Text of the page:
Bush Intelligence Plan Meant to Blunt Tough Questions

WASHINGTON, D.C., JUNE 7—President Bush's proposal for a new homeland security department amounts to dropping a fragmentation bomb on Congress to bust up growing demands for an inquiry into who knew what when about 9-11.

Put forward in a national address Thursday night, Bush's idea for a centralized anti-terror agency will cause members of the Capitol Hill intelligence committees, who already are bickering among themselves over what their inquiry is about, to get consumed with covering their asses and maintaining control over the spy corps they now supervise. The Senate Judiciary Committee, the one congressional committee somewhat likely to take a serious look at the management of the FBI, will now be taken up with parceling out sections of the Justice Department, such as the Immigration and Naturalization Service, and other agencies with judicial functions.

Most importantly, it puts Senate Majority Leader Tom Daschle's call for an independent investigatory commission on the sidelines. As his party's leader on the Hill, Daschle must now concentrate on Democratic responses to the Bush plan, along with managing turf battles. And he will have to rejigger his own underground campaign for the Democratic presidential nomination. His main competitor, Senator Joe Lieberman, is already taking credit for the new homeland department, since he proposed the same thing before the president took over the notion.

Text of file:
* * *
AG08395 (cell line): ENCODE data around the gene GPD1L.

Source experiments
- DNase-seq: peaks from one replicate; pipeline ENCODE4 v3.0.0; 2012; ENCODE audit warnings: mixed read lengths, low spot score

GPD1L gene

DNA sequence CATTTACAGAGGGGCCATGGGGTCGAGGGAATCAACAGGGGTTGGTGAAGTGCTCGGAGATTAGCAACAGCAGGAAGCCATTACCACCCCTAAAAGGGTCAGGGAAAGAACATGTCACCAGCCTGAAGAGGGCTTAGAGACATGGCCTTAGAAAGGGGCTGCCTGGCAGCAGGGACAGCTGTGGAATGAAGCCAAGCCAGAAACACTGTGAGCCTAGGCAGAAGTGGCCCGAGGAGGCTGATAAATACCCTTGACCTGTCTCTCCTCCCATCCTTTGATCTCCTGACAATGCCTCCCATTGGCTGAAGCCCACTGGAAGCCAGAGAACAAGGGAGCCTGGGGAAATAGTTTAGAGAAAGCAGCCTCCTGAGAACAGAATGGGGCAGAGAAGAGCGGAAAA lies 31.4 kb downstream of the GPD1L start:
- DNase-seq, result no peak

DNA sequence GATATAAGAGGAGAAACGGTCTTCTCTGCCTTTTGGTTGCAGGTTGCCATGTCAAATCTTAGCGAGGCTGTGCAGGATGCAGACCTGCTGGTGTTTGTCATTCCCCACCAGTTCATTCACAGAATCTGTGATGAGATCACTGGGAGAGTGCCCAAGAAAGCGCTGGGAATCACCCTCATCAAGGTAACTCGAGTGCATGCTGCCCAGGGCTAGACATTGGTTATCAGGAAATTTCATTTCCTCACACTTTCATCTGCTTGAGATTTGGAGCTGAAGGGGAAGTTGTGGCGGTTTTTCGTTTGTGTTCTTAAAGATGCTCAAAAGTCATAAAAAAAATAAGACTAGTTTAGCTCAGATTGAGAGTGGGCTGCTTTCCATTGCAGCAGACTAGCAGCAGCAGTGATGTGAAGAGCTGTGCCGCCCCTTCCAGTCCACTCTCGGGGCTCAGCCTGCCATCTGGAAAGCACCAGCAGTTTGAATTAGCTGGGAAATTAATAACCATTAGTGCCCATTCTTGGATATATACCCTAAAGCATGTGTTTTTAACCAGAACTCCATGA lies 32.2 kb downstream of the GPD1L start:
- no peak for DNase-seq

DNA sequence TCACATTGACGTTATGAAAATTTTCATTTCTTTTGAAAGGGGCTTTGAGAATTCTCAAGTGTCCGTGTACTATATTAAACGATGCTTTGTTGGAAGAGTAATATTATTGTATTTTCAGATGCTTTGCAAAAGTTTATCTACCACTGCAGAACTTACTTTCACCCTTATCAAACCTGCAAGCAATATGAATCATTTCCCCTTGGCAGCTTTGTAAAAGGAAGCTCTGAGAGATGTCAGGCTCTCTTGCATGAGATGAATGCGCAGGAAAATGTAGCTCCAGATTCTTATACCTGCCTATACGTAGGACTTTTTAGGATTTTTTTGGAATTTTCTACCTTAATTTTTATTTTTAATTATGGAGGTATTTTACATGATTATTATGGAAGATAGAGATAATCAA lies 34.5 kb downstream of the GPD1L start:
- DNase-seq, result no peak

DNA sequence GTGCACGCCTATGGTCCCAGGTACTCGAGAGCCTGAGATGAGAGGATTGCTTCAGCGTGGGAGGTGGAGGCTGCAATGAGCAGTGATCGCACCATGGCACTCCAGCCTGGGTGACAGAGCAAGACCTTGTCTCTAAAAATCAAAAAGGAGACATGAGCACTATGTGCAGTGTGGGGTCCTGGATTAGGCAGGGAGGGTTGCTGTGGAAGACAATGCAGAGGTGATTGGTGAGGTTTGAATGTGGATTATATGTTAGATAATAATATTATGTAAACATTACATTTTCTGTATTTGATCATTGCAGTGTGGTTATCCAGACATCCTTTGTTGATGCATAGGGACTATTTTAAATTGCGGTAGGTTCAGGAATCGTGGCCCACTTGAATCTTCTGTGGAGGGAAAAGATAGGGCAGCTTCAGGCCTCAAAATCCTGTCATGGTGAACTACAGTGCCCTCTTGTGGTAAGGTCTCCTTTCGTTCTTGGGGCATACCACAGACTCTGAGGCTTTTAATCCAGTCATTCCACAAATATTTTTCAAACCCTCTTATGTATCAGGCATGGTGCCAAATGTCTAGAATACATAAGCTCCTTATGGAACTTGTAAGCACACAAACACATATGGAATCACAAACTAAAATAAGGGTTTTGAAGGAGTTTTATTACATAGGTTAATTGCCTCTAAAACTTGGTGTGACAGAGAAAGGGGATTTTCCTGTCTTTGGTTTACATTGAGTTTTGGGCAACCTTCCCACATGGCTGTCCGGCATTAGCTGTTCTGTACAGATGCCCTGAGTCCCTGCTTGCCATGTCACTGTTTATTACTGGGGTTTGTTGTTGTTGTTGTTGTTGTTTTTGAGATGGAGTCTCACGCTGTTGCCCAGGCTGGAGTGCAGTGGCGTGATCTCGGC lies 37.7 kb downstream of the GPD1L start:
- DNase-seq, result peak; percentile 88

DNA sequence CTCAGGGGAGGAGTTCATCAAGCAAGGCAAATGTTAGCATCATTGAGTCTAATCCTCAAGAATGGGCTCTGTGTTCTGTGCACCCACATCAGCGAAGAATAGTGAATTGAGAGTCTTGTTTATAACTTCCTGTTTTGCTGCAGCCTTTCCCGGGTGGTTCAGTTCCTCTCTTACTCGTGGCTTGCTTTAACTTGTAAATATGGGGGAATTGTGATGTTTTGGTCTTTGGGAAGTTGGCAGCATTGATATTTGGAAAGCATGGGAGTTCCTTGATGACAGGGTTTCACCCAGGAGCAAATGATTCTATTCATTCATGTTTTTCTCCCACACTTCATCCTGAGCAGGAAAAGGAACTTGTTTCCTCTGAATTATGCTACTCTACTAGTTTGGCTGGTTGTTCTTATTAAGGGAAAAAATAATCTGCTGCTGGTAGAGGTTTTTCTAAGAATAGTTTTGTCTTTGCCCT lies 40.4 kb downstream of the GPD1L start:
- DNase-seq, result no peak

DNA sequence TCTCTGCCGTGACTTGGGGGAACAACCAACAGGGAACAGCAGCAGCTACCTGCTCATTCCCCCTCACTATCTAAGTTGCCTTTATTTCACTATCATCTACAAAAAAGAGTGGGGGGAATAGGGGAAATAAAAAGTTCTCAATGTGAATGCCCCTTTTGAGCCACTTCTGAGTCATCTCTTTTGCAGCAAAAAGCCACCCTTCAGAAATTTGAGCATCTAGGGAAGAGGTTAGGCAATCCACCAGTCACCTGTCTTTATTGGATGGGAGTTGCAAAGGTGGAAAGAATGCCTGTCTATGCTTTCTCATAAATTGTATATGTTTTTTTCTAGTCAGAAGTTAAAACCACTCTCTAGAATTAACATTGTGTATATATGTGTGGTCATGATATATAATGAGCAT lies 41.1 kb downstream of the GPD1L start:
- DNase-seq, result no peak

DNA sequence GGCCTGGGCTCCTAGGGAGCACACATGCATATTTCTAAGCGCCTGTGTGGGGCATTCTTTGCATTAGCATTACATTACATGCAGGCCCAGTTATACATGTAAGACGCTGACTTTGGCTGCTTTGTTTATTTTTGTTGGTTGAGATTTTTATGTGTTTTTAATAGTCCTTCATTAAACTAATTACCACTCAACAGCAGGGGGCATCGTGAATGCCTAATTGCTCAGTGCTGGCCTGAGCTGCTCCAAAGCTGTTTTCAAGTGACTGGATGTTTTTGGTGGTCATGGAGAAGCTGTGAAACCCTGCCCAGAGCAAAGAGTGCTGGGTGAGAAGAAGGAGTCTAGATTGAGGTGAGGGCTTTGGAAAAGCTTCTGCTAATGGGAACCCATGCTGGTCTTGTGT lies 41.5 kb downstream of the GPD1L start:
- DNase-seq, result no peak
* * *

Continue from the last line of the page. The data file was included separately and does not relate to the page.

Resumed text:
Despite all the political heavy lifting the proposal will do for Bush, there remain key security concerns that will go untouched:

Bush's idea won't change intelligence gathering from the FBI, CIA, and National Security Agency. These three don't adequately share information as it is. They will have no reason to change their ways under the Bush proposal.

It won't take the law enforcement away from the FBI, which will now have to operate with added layers of bureaucracy. Reports such as whistle-blower Coleen Rowley's memo about pre-9-11, or Kenneth Williams's early warnings about terrorists training at flight schools, will be even less likely to see the light of day.

The new department would leave the task of spying where it is—with the CIA, which has a hard time speaking and reading the languages of countries it is spying on, and with the FBI, which under Attorney General John Ashcroft's reorganization will have more and more power. The NSA stays the same supersecret operation that nobody knows anything about.
 
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